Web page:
Archive for June, 2007

Adios for a Bit

OK, I’ll be gone for a few weeks. I’ve got a wedding, a mission trip to Mexico, and a week of leading worship for District Youth Camp planned during the upcoming days and weeks. I may post some, but I may give myself a little vacation from blogging during much of this time. See you soon!

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June 29, 2007 at 10:54 am Leave a comment

Oklahoma United Methodist Blogroll

Following Andrew’s lead over at Thoughts of Resurrection, I’ve decided to include a blog roll for Oklahoma United Methodist bloggers over on the sidebar. I’ve added all that I know about, so if you’re a pastor or active layperson who blogs in the Oklahoma Conference, let me know. Or let me know about your friends who do this.

On a side note, I noticed awhile back that I have a conspicuous absence of links to female bloggers (w/the excpetion of the Asbury Blogroll & The Methoblogroll), so I’d love to remedy that by adding links to blogs written by clergywomen or laywomen from our conference.

June 27, 2007 at 8:20 am 1 comment

Happy Feast of Saint Cyril of Alexandria!

St. Cyril of AlexandriaWith apologies to my Nestorian brothers and sisters out there, today is June 27th, which we all know is the feast of Saint Cyril of Alexandria! Good old Cyril, Bishop/Saint/Doctor of the Church, was born in Alexandria, Egypt. He was most famous for his battle with the Nestorians.

The Catholic Online website recounts some of this battle, “In 430 Cyril became embroiled with Nestorius, patriarch of Constantinople, who was preaching that Mary was not the Mother of God since Christ was Divine and not human, and consequently she should not have the word theotokos (God-bearer) applied to her.”

The article at Catholic Online continues by describing more of Cyril’s work, “During the rest of his life, Cyril wrote treatises that clarified the doctrines of the Trinity and the Incarnation and that helped prevent Nestorianism and Pelagianism from taking long-term deep root in the Christian community.”

Perhaps it is an appropriate day to think about the teaching role of bishops. Do you think our United Methodist bishops neglect this task? I know William Willimon and Timothy Whitaker are two sterling examples of teaching bishops. What about the rest? Should this be a central or important role for our episcopal leaders?

This feast day also makes me think about the post-modern movement of the Church. It is interesting that we are concerned to recover many early Christian practices, but we don’t seem to have a huge concern about apologetics. Don’t get me wrong, I know that for many this is considred a thoroughly modernist enterprise, but maybe we need to ask why it was also part of the pre-modernist enterprise. It seems that folks as early as Justin Martyr cared about apologetics, even though you’d never think he was a modernist.  If it is a premodern Christian practice, does it have a place in the post-modern emerging Church?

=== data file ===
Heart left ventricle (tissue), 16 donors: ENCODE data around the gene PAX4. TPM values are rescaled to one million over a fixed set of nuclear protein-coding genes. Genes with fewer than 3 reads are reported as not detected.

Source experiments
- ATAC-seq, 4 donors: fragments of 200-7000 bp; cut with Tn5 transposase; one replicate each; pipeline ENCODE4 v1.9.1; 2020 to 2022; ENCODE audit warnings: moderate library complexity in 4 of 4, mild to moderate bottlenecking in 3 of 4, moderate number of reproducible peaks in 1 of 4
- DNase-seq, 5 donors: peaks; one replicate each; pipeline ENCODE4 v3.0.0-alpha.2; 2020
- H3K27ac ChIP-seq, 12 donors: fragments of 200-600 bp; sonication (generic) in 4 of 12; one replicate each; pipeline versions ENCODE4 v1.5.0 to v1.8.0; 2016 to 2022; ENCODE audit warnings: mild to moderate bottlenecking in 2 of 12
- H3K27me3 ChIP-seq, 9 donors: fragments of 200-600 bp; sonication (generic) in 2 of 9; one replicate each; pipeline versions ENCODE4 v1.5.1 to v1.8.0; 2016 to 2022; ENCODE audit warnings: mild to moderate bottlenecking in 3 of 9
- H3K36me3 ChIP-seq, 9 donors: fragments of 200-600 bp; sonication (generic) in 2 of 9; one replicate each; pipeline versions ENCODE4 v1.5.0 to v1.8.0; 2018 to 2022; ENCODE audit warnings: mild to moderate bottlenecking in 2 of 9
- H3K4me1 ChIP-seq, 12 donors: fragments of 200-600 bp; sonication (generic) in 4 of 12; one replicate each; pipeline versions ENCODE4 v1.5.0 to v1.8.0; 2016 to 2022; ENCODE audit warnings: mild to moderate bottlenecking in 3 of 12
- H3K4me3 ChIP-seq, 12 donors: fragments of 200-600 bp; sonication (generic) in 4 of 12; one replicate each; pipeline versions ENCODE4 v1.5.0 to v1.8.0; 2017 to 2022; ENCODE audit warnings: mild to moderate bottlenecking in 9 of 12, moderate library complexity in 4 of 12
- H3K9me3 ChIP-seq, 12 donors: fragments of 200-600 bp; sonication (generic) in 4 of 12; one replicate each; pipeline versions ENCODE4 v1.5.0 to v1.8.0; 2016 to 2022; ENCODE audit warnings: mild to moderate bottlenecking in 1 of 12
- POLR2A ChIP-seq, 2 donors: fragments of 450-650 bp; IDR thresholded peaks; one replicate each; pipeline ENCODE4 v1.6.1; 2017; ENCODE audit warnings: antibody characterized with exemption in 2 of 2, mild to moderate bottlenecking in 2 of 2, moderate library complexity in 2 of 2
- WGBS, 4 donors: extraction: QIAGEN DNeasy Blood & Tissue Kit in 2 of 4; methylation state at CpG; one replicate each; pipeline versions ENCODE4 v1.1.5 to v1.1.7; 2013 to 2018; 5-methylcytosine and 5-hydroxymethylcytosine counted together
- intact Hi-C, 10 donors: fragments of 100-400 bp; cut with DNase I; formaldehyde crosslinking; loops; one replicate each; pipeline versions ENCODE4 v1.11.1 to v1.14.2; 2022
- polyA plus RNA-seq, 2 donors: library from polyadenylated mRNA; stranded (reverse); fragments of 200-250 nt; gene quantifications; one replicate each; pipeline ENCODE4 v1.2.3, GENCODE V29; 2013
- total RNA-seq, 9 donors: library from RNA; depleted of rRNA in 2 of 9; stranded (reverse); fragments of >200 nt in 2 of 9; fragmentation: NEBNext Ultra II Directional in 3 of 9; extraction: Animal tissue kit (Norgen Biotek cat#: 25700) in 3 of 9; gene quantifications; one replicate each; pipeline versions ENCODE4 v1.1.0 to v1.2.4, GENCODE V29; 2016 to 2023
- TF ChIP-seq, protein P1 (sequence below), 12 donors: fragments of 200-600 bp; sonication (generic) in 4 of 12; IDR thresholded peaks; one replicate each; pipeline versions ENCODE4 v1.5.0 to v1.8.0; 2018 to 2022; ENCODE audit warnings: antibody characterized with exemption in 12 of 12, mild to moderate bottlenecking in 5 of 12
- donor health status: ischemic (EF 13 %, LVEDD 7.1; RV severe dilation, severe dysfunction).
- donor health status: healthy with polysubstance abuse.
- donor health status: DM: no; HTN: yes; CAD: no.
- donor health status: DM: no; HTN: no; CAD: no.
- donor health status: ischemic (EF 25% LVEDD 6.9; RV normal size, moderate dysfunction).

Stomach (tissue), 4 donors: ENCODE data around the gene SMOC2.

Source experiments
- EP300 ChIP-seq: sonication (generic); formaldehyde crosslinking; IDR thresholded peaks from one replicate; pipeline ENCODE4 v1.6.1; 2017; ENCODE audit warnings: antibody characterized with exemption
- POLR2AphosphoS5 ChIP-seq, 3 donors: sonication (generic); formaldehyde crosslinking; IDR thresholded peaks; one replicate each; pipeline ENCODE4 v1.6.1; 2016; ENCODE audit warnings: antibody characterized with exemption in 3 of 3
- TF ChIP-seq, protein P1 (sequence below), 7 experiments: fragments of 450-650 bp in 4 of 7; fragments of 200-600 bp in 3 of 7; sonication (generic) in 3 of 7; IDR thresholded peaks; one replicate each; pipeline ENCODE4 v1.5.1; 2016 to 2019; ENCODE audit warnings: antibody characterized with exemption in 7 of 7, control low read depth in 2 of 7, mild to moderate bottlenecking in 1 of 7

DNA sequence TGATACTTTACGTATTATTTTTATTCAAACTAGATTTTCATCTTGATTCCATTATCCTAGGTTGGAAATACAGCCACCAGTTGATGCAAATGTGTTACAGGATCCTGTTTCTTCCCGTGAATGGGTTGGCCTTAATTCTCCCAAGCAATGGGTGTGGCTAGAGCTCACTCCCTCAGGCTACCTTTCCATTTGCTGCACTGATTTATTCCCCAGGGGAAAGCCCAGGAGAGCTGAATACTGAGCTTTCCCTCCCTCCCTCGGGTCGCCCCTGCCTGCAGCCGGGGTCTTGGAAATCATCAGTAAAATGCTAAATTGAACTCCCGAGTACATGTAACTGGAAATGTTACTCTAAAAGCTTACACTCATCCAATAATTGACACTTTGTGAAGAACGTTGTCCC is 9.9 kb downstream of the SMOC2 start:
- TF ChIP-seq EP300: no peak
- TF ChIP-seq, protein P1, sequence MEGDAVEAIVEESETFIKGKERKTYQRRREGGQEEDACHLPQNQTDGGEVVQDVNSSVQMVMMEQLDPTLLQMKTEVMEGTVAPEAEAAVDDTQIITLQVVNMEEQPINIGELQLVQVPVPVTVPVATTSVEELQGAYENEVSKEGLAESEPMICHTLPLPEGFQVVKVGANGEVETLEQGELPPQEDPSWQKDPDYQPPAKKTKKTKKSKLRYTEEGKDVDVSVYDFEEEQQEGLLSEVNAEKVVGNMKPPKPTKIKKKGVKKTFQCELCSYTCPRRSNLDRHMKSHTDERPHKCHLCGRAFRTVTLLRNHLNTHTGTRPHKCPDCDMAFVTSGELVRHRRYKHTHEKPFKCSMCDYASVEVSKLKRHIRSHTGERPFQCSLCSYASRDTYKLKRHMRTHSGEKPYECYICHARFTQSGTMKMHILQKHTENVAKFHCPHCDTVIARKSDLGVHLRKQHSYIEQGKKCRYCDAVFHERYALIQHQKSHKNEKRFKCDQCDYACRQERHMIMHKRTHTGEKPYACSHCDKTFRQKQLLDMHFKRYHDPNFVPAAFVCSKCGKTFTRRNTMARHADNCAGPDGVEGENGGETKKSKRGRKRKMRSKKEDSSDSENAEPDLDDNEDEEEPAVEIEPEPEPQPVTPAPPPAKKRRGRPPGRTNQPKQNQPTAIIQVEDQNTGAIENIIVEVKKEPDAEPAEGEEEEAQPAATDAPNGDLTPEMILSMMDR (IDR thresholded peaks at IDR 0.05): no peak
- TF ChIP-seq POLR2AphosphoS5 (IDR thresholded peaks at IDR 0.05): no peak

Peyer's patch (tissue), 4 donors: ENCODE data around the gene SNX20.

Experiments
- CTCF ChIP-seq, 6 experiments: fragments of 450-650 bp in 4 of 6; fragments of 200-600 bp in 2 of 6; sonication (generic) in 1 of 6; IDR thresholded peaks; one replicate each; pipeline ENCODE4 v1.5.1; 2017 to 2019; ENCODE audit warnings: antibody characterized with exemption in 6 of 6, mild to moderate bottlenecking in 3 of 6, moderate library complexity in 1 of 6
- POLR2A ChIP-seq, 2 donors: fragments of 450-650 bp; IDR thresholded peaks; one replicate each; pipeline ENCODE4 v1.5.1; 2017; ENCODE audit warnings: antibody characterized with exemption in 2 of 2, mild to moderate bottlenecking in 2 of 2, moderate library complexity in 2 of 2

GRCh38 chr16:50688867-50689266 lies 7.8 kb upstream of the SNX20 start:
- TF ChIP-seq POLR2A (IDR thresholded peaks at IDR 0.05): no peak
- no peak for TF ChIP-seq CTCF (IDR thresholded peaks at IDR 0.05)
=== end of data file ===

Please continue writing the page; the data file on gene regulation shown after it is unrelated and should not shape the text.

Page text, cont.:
Anyway…happy feast day!

June 27, 2007 at 6:18 am Leave a comment

Can a Robe Obscure the Gospel? Revisited

My good friend Robert posted this as a comment on my Can a Robe Obscure the Gospel post. I really enjoyed reading it, and thought it might go unnoticed there, so with his permission, I’m reposting it here:

The 2-point charge in this very rural area helped me with that decision. The smaller church encouraged me to dispense with the robe from the beginning; it only took me about 3 months to catch on and leave the robe off. The larger church told me from the first that their pastors wear robes in the pulpit, and that they would be happy to buy a robe for me if I did not own one already.

I’m one that believes in the value of clerical collars for weekday wear, although that was new in the communities I serve. The only time I wear a clerical collar in the pulpit is when I have no other clean white (I tend toward white clergy shirts more often than black) shirt in the closet or I am participating in an ecumenical service (such as Baccalaureate) – where a robe or alb in this rural area would tend to exaggerate the differences with the pastors from the other local churches.

I have introduced the white alb for celebration of the Sacraments of Baptism and Holy Communion at the larger church (and for Baptism only at the smaller church). Both churches are happy with the alb. Oh, there are some who think it looks awfully “Catholic” – which is fine with me, being a bit of an Anglo-Catholic myself. And both churches were especially pleased with the addition of my red Order of Saint Luke scapular for the Sacrament(s).